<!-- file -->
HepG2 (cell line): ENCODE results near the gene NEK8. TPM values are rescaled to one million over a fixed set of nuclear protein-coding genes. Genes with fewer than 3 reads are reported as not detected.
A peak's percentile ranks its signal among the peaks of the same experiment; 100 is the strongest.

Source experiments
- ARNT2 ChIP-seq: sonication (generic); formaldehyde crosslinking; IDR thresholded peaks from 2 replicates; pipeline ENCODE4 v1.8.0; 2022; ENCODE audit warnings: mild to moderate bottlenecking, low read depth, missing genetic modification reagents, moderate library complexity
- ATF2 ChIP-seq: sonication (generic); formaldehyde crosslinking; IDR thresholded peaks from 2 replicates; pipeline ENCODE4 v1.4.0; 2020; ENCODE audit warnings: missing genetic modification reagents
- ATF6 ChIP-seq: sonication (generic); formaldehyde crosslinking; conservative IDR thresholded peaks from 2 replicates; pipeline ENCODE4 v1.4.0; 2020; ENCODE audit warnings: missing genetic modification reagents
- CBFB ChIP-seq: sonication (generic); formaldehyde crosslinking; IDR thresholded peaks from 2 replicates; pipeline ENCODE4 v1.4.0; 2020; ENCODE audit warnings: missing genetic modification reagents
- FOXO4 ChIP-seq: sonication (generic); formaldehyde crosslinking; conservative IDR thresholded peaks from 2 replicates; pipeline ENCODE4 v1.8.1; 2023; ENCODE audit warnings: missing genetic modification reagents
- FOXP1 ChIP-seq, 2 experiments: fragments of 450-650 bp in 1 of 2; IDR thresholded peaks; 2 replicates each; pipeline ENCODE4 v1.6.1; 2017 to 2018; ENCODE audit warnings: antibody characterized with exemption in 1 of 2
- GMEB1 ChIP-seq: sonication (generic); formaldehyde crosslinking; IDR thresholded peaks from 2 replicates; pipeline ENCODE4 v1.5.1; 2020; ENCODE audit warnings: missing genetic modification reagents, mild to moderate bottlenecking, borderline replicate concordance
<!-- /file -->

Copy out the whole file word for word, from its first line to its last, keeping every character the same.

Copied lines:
HepG2 (cell line): ENCODE results near the gene NEK8. TPM values are rescaled to one million over a fixed set of nuclear protein-coding genes. Genes with fewer than 3 reads are reported as not detected.
A peak's percentile ranks its signal among the peaks of the same experiment; 100 is the strongest.

Source experiments
- ARNT2 ChIP-seq: sonication (generic); formaldehyde crosslinking; IDR thresholded peaks from 2 replicates; pipeline ENCODE4 v1.8.0; 2022; ENCODE audit warnings: mild to moderate bottlenecking, low read depth, missing genetic modification reagents, moderate library complexity
- ATF2 ChIP-seq: sonication (generic); formaldehyde crosslinking; IDR thresholded peaks from 2 replicates; pipeline ENCODE4 v1.4.0; 2020; ENCODE audit warnings: missing genetic modification reagents
- ATF6 ChIP-seq: sonication (generic); formaldehyde crosslinking; conservative IDR thresholded peaks from 2 replicates; pipeline ENCODE4 v1.4.0; 2020; ENCODE audit warnings: missing genetic modification reagents
- CBFB ChIP-seq: sonication (generic); formaldehyde crosslinking; IDR thresholded peaks from 2 replicates; pipeline ENCODE4 v1.4.0; 2020; ENCODE audit warnings: missing genetic modification reagents
- FOXO4 ChIP-seq: sonication (generic); formaldehyde crosslinking; conservative IDR thresholded peaks from 2 replicates; pipeline ENCODE4 v1.8.1; 2023; ENCODE audit warnings: missing genetic modification reagents
- FOXP1 ChIP-seq, 2 experiments: fragments of 450-650 bp in 1 of 2; IDR thresholded peaks; 2 replicates each; pipeline ENCODE4 v1.6.1; 2017 to 2018; ENCODE audit warnings: antibody characterized with exemption in 1 of 2
- GMEB1 ChIP-seq: sonication (generic); formaldehyde crosslinking; IDR thresholded peaks from 2 replicates; pipeline ENCODE4 v1.5.1; 2020; ENCODE audit warnings: missing genetic modification reagents, mild to moderate bottlenecking, borderline replicate concordance